It’s pretty cool.

And it’s a relief.

Because now I feel like I can live my life without being in constant fear of headaches and migraine symptoms, etc.

Of course, there’s the other host of symptoms that come with migraine. Like feeling like my left side is carved out of a block of wood. But that’s also diagnostic. It tells me I need to take better care of myself, rest, get something decent to eat, and take the pressure off.

Bottom line is, I figured out a way to manage my migraines, and I’m pretty happy about it.

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Author: brokenbrilliant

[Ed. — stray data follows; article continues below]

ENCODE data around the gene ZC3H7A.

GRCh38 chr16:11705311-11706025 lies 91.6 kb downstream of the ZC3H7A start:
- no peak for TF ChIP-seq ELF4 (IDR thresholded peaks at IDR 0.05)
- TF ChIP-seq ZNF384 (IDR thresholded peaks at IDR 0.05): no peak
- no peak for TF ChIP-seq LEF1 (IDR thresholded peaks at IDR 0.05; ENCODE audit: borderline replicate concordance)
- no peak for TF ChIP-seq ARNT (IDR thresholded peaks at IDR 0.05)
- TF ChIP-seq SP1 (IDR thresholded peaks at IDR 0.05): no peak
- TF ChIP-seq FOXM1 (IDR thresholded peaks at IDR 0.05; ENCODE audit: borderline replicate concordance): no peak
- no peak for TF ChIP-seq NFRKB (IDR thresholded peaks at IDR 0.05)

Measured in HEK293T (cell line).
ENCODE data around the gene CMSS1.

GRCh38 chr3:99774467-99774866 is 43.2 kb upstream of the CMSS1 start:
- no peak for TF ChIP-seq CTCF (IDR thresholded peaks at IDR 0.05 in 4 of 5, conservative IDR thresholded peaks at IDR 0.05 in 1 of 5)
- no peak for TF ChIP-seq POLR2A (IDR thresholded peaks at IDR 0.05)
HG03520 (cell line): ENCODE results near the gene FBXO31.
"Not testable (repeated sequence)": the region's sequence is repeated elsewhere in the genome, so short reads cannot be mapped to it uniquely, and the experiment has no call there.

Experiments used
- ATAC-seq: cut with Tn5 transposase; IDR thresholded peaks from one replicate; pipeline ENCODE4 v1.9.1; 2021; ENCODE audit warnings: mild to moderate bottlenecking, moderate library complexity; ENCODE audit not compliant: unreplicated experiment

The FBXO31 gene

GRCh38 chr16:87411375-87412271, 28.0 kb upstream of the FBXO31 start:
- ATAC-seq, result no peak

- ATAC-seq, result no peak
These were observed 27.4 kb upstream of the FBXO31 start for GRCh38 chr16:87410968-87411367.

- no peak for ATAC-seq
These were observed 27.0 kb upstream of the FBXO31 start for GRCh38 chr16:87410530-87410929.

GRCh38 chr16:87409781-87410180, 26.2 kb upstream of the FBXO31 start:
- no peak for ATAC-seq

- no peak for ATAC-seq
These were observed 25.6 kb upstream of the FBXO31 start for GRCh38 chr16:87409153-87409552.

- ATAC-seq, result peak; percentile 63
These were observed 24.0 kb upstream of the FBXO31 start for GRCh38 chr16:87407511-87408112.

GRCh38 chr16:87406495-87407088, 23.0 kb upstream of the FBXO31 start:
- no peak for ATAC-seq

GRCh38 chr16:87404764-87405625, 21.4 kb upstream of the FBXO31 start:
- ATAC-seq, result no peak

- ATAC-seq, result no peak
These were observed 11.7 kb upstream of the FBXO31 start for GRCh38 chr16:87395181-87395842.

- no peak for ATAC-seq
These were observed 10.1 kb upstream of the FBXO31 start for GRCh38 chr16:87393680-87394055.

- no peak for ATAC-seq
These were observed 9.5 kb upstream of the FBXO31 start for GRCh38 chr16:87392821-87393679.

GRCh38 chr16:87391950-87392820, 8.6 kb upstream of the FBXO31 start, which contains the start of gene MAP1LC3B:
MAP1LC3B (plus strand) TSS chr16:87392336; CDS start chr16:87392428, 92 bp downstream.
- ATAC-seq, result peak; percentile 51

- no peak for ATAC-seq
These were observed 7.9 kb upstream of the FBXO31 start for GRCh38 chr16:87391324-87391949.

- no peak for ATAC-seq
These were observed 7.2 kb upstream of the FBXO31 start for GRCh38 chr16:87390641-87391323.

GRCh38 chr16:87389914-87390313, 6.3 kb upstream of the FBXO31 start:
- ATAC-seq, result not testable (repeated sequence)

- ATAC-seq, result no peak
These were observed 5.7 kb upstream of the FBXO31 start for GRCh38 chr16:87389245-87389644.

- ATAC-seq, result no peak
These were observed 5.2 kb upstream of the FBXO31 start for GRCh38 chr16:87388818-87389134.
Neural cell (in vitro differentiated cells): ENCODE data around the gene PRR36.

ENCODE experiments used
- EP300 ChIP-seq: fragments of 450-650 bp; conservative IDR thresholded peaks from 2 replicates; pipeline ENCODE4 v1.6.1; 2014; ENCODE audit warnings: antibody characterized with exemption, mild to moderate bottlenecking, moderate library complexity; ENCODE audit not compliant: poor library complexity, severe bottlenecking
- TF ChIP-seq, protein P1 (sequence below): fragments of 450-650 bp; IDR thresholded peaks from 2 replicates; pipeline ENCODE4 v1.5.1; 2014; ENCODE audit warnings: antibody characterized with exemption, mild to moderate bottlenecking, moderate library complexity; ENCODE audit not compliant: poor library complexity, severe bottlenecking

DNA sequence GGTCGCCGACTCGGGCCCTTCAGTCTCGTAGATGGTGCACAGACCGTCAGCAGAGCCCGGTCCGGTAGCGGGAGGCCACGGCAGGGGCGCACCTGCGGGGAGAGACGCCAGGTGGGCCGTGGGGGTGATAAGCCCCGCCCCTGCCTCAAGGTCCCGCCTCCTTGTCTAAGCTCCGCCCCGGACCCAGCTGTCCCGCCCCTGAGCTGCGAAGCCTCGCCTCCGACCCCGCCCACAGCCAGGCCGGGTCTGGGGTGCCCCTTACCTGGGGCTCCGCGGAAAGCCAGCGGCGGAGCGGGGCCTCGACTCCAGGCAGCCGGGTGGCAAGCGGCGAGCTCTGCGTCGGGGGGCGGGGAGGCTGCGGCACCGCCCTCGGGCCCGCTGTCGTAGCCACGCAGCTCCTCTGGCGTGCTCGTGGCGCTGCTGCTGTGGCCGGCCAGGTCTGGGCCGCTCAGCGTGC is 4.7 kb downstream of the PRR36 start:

I am a long-term multiple (mild) Traumatic Brain Injury (mTBI or TBI) survivor who experienced assaults, falls, car accidents, sports-related injuries in the 1960s, '70s, '80s, and '90s. My last mild TBI was in 2004, but it was definitely the worst of the lot. I never received medical treatment for my injuries, some of which were sports injuries (and you have to get back in the game!), but I have been living very successfully with cognitive/behavioral (social, emotional, functional) symptoms and complications since I was a young kid. I’ve done it so well, in fact, that virtually nobody knows that I sustained those injuries… and the folks who do know, haven’t fully realized just how it’s impacted my life. It has impacted my life, however. In serious and debilitating ways. I’m coming out from behind the shields I’ve put up, in hopes of successfully addressing my own (invisible) challenges and helping others to see that sustaining a TBI is not the end of the world, and they can, in fact, live happy, fulfilled, productive lives in spite of it all.